Thousands attend anti-austerity protest in Dublin

Rally hears campaign against property tax to intensify in coming weeks

TDs Richard Boyd Barrett  and Joe Higgins taking part in a protest march against the property tax organised by the Campaign Against Home and Water Taxes (CAHWT) in Dublin today.   Photograph: Eric Luke/The Irish Times.

TDs Richard Boyd Barrett and Joe Higgins taking part in a protest march against the property tax organised by the Campaign Against Home and Water Taxes (CAHWT) in Dublin today. Photograph: Eric Luke/The Irish Times.

 

Anti-austerity and property tax protesters have claimed the campaign against household charges is set to become more determined and militant in the coming weeks.

Many of the estimated crowd of 5,000 people who marched in the rain from Parnell Square to Dublin Castle this afternoon claimed there was growing resistance to the new property tax.

A large force of gardaí including the Garda Mounted Unit policed the marchers - a number of whom of whom waved placards bearing slogans in support of the Garda's concern about cut backs - including: "Govt Shatter Garda Life".

Standing near the Rotunda Hospital before the march Terry Brennan, from Navan, Co Meath, said people were being asked to pay additional taxes, "not for development, but for the banks". He said politicians did not seem to understand "people can't pay". He also urged people across the State to get together to organise and event in their town or village for a national day of civil disobedience to be held on May 1st.

As the march got underway the crowd was encouraged by a number of people with loudspeakers chanting slogans mainly, it appeared, aimed at the Labour Party, in particular party leader Eamon Gilmore and Minister for Public Expenditure and Reform Brendan Howlin.

There was also criticism of Minister for the Environment Phil Hogan but Taoiseach Enda Kenny did not appear to be mentioned as frequently.

Speaking at Parnell Square, Dette McLoughlin said she was among three busloads of people who had travelled from Knocknacarra in Co Galway for the march. "We have been beggared", she said. "People are going without gas or electricity and now are being asked to pay for the roof over their heads".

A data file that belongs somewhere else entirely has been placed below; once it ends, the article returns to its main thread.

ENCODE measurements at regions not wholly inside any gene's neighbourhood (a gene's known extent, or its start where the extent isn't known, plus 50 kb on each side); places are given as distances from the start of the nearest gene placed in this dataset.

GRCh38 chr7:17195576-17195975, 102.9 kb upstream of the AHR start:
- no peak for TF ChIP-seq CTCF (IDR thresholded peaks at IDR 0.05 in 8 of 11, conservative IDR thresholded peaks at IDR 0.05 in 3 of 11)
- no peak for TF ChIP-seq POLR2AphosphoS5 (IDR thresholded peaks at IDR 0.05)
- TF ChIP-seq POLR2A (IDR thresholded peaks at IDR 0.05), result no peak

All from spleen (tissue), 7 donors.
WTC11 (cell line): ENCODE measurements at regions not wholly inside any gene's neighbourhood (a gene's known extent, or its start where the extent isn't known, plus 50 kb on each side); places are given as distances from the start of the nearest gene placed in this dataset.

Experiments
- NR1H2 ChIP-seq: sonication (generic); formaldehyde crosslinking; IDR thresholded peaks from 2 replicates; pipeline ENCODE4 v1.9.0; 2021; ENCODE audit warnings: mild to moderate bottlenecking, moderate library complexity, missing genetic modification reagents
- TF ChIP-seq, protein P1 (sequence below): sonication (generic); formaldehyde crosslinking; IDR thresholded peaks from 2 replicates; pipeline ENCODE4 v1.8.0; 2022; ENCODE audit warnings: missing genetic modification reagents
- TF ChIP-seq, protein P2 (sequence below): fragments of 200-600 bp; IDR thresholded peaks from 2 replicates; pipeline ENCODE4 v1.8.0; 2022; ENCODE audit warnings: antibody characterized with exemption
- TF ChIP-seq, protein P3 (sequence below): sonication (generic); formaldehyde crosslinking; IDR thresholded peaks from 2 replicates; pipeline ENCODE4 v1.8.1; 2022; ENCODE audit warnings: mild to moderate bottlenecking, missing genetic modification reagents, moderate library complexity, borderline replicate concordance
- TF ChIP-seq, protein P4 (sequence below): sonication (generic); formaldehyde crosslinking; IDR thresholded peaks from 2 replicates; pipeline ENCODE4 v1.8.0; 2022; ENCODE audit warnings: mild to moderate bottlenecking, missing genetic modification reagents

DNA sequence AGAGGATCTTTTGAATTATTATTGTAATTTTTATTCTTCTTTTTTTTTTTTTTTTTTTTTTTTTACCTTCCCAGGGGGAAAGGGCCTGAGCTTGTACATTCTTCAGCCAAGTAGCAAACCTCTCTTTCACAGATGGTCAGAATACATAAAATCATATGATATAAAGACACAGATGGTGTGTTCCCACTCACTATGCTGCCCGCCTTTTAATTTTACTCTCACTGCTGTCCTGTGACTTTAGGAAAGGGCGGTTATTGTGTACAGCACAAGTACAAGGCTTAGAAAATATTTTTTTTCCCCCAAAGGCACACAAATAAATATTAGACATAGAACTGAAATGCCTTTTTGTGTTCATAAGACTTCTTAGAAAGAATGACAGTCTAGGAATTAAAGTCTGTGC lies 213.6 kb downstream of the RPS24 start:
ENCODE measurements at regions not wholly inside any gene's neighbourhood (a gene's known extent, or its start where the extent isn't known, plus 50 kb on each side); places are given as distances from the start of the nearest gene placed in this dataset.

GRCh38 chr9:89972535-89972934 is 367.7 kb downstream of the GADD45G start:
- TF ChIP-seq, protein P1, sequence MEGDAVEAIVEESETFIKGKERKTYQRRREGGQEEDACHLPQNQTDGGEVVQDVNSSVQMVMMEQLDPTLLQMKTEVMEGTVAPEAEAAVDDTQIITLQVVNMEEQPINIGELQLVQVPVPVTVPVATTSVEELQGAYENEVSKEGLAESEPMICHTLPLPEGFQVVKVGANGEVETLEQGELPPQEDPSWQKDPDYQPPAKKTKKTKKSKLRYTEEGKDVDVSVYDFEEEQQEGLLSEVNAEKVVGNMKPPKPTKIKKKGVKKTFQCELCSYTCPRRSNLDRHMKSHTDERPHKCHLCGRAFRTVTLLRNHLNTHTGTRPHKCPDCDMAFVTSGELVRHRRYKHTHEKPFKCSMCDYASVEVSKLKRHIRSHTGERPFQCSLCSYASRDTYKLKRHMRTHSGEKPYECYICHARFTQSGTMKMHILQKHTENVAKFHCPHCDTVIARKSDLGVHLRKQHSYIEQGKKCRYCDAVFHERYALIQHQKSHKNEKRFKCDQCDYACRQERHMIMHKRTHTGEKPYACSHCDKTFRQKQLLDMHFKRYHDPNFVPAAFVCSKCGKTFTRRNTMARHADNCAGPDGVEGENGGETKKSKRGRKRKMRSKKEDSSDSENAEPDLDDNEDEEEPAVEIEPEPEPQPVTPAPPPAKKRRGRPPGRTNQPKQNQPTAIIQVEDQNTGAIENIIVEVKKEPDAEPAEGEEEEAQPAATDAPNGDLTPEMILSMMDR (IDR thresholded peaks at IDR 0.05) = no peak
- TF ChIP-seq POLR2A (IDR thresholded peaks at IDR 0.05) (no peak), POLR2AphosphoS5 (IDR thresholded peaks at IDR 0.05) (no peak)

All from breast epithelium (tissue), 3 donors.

As the group moved down O'Connell Street, Conor McKenna, from Swords, north Co Dublin, said he was one of a number of young adults who had mortgages which they were attempting to service, and who were suffering as a result.

He said his home at Drynham Hall was worth much less than he had paid for it in 2009, and as he was on a variable interest rate, his repayments were much higher than those on a tracker mortgage, and considerably higher now than they were when he had bought his home.

"If the [interest rate of the] tracker goes down , the banks will put their variable rates up. Some people wont manage," he warned.

Chanting a range of slogans such as "can't pay, won't pay" and "you say cut backs, we said fight backs" the marchers waved banners proclaiming the presence of groups from Carlow, Cork, Wicklow, Wexford, Limerick, Meath, Dún Laoghaire, Finglas, Galway, and Longford, among others.

A lengthy train dubbed “the gravy train” and detailing the names of towns and villages in Cork was carried along the street. A large number of political groups and the trade union Unite were also represented.

At Dublin Castle the crowd was addressed by a number of politicians opposed to the charges including TDs Richard Boyd Barrett, Joe Higgins and Joan Collins.

Speaking on behalf of organisers the Campaign Against Household and Water Taxes, John Lyons said "there is no doubt it is more angry now.

"There has been a major shift in peoples' attitudes,” he said, adding that a lot more people were coming out onto the streets.

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